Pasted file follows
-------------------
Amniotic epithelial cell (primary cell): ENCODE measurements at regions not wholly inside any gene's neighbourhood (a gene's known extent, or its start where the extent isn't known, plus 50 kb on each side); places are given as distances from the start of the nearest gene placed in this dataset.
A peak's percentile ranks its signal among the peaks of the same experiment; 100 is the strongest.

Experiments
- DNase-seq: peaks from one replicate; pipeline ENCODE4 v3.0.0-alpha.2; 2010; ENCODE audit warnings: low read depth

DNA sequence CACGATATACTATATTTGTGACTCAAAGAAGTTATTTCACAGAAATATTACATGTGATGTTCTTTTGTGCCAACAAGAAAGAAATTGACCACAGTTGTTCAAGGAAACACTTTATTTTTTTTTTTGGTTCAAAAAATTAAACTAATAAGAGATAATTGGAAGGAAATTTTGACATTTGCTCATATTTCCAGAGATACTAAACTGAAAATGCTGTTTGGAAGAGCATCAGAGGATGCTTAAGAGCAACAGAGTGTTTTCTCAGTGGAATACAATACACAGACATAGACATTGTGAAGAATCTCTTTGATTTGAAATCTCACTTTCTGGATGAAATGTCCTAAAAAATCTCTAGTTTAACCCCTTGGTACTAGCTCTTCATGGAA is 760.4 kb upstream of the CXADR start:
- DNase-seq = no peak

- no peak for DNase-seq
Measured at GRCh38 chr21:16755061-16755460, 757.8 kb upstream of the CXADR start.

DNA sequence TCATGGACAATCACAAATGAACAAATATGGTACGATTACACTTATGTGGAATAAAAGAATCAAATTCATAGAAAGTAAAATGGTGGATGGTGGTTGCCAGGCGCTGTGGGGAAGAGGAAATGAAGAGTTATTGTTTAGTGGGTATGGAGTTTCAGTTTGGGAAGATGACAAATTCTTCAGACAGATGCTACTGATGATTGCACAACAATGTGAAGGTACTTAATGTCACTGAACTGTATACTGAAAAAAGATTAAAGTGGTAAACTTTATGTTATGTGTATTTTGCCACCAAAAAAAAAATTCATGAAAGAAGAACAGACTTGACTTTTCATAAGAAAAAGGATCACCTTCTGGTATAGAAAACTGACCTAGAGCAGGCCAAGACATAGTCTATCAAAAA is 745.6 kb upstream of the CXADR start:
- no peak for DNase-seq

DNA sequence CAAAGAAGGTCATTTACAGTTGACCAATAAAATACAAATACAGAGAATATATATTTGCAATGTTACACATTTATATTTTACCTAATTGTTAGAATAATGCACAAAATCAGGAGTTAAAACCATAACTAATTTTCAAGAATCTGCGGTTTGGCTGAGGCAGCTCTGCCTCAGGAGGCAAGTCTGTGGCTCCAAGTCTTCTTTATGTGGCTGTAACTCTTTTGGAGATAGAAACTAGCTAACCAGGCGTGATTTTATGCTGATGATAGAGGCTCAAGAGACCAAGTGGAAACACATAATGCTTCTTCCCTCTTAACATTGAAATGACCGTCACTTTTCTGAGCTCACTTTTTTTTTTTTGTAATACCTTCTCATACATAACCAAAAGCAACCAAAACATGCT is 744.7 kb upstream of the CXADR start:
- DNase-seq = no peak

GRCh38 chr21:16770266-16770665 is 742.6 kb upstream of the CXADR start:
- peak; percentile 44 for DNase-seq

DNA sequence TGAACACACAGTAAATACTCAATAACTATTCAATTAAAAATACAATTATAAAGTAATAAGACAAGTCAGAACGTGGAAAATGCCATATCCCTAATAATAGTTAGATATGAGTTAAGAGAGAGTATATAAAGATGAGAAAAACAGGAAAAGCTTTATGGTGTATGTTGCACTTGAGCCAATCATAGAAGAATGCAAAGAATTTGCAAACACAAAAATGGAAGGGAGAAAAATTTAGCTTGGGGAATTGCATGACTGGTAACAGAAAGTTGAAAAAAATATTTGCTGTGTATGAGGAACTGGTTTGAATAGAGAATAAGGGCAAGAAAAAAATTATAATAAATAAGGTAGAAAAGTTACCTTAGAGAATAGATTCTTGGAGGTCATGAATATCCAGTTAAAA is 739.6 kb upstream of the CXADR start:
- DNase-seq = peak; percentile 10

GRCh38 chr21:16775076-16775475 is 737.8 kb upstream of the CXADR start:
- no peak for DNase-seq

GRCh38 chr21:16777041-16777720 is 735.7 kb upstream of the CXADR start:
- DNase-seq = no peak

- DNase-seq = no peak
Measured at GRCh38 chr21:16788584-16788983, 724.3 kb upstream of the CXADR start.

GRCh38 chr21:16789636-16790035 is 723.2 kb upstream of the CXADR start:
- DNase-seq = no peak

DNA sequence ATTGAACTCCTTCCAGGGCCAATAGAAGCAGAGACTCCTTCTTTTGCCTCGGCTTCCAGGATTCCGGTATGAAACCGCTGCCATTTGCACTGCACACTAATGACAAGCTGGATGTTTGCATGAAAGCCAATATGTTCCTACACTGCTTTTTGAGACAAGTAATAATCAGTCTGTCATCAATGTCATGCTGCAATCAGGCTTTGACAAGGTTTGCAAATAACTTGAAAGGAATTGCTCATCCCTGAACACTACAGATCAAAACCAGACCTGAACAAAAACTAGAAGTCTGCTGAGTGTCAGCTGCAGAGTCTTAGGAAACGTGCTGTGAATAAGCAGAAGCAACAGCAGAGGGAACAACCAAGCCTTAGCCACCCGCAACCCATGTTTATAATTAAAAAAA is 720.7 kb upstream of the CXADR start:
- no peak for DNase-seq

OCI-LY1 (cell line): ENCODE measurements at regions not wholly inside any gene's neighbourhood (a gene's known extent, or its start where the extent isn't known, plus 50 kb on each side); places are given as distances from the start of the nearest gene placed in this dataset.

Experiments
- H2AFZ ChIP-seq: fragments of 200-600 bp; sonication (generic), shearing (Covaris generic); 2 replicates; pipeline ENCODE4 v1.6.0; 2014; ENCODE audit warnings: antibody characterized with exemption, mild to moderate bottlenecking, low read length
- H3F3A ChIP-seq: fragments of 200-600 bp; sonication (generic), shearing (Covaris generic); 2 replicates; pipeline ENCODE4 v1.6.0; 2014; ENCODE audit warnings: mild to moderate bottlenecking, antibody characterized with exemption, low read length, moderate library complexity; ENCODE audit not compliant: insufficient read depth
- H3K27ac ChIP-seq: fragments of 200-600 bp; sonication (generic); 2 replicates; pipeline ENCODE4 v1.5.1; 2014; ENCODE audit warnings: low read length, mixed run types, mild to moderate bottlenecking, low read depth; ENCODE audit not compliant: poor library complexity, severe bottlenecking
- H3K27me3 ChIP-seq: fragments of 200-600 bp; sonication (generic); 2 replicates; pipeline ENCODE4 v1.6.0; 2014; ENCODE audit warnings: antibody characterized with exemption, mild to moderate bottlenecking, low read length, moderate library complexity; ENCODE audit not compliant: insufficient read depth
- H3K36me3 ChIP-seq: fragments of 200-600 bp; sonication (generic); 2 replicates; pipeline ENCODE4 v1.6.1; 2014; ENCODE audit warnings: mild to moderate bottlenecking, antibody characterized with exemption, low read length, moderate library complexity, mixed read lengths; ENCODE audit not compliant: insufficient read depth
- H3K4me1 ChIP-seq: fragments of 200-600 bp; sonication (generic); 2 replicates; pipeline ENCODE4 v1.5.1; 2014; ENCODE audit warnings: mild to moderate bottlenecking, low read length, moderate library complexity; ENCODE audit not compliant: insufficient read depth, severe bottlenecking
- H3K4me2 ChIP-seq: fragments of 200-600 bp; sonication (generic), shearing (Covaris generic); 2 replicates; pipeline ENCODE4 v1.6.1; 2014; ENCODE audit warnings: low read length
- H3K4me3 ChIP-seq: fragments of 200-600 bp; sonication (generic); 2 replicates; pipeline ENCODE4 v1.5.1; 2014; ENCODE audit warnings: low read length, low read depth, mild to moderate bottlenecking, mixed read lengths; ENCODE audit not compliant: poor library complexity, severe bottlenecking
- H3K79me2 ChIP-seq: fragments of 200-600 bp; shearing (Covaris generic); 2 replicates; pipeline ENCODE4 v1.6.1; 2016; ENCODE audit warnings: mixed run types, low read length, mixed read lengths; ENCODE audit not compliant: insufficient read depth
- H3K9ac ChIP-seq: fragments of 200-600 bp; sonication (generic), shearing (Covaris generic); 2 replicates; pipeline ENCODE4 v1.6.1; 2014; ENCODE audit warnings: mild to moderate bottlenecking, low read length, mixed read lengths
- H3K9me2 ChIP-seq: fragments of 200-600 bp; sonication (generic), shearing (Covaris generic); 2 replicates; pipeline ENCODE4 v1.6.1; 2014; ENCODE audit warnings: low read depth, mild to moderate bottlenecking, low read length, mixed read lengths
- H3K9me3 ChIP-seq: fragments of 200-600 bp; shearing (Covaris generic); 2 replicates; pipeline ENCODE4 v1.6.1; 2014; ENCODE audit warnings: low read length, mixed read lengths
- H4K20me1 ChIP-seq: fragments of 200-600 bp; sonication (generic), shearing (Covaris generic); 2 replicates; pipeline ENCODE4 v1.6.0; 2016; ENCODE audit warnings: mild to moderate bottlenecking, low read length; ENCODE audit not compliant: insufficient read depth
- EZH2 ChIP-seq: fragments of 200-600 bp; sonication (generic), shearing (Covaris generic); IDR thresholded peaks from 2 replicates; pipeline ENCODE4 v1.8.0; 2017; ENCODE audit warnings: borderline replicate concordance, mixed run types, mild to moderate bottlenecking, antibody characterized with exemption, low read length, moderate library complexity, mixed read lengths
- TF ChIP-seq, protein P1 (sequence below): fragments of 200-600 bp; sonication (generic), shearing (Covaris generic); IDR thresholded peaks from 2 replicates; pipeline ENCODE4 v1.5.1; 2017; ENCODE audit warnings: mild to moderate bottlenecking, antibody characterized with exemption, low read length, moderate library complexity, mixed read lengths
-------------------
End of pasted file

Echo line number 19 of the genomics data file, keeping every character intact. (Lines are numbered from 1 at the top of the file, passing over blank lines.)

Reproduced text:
GRCh38 chr21:16777041-16777720 is 735.7 kb upstream of the CXADR start: